Defendant also argues that, because plaintiff did not return to California within six months in order to attempt to vacate the dismissal under section 473 of the California Code of Civil Procedure, did not move to strike defendant's late cross-claim or motion for a dismissal without prejudice, and used the "dismissal with prejudice" to gain favorable treatment in England, she is now estopped from raising the issue of dismissal with prejudice. California law is clear, however, that void judgments need not be undone within a particular time, but rather are never effective for purposes of res judicata. See p. 621. In addition, the record does not support defendant's claim that plaintiff has benefited from the dismissal. Plaintiff argued vigorously in the English court against giving effect to the dismissal with prejudice, and the English court's denial of defendant's pretrial motion makes clear that the English court did not rest its jurisdiction on the California dismissal; plaintiff therefore did not derive any benefit from that dismissal. The English court noted that "(it) appears that the "res judicata' argument is likely to be resolved in favour of the Plaintiff," Def. Ex. 16 at 5, and it granted plaintiff's claims in spite of the "dismissal with prejudice."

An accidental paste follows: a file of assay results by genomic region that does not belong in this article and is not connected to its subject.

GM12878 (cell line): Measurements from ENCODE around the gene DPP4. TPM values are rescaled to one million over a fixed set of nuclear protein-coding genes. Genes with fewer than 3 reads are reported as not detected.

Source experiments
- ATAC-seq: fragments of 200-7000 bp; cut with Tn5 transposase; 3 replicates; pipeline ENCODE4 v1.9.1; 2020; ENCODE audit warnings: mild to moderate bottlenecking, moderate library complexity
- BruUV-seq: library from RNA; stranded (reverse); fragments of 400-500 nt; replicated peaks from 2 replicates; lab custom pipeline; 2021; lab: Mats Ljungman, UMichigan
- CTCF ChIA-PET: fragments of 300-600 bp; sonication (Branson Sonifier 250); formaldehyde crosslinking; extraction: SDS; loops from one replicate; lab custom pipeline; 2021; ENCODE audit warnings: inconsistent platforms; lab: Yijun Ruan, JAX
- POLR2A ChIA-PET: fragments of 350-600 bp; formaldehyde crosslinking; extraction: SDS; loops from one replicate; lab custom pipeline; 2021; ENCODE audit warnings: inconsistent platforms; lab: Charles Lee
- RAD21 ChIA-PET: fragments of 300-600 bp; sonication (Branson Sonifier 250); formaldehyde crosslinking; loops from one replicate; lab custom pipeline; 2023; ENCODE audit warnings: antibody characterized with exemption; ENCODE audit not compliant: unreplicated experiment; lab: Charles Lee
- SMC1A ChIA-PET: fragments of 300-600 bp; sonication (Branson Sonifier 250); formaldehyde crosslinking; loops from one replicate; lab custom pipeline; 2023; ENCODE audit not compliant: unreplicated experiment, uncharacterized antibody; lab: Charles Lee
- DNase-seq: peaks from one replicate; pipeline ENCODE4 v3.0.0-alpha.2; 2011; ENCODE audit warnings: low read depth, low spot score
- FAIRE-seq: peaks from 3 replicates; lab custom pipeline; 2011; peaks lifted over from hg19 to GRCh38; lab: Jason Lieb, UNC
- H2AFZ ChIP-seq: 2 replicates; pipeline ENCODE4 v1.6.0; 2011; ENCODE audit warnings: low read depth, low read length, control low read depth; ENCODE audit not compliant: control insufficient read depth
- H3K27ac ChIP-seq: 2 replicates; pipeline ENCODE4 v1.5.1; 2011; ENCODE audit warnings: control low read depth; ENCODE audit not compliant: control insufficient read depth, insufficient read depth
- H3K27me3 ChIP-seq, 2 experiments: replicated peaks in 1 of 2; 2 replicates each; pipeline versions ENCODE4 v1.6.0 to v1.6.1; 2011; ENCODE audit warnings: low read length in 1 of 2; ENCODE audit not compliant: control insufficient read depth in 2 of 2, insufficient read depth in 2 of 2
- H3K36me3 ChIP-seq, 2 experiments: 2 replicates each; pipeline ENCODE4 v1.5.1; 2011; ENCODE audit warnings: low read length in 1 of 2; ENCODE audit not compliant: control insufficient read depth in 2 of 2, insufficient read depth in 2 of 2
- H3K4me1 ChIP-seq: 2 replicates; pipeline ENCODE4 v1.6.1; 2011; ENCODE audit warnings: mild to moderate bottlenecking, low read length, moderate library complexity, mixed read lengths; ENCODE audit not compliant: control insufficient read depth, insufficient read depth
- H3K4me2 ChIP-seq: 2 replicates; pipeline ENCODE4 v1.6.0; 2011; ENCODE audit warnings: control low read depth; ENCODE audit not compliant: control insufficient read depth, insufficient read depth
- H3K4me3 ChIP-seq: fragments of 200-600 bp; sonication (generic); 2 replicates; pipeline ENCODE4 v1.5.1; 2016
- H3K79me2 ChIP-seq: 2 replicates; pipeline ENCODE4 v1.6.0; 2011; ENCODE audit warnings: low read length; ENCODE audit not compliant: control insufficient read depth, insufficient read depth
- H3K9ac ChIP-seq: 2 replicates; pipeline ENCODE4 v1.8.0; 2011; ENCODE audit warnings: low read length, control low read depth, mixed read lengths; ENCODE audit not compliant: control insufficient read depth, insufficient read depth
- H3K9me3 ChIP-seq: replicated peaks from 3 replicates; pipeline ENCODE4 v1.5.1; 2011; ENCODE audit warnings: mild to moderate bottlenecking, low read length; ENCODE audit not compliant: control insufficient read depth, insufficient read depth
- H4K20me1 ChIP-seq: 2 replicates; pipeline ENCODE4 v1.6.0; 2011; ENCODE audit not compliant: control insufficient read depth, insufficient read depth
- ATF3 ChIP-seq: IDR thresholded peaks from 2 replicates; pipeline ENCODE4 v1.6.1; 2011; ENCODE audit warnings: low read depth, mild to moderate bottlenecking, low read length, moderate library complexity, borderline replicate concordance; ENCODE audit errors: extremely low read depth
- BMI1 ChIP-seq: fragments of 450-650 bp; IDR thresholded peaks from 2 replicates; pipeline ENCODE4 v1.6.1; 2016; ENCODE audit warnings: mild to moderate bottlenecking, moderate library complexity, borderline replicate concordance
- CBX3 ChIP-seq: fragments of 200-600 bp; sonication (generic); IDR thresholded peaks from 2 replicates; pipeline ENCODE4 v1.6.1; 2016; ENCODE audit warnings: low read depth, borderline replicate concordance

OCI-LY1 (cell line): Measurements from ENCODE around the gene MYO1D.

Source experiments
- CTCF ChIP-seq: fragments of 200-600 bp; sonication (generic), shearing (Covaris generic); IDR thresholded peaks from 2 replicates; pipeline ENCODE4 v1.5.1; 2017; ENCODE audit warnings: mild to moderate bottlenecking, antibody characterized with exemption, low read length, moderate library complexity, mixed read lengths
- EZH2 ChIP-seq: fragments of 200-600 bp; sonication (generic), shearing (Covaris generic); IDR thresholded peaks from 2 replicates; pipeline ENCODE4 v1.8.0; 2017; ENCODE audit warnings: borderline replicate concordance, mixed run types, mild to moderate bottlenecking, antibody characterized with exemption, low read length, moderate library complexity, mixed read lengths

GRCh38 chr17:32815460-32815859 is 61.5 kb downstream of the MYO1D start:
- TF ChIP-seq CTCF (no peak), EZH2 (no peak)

C. Effect of the Dismissal Under New York Law

 Defendant has not shown that the California dismissal with prejudice would necessarily be entitled to full faith and credit in New York. Article IV, section 1 of the United States Constitution provides that "Full Faith and Credit shall be given in each State to the public Acts, Records, and judicial Proceedings of every other State." Not all judgments rendered in a sister state are given full faith and credit in New York's courts, however, because not all are considered the product of judicial proceedings. "New York would characterize the proceedings had ... in order to ascertain whether what purports to be a sister state "judgment' is a "judicial proceeding' within the meaning of the Constitution." American Fidelity Fire Insurance Co. v. Paste-Ups Unlimited, Inc., 368 F. Supp. 219, 225 (S.D.N.Y.1974). New York courts have frequently characterized a purported foreign judgment as something other than a judicial act and thus refused to accord it full faith and credit. Id. at 225 n.5.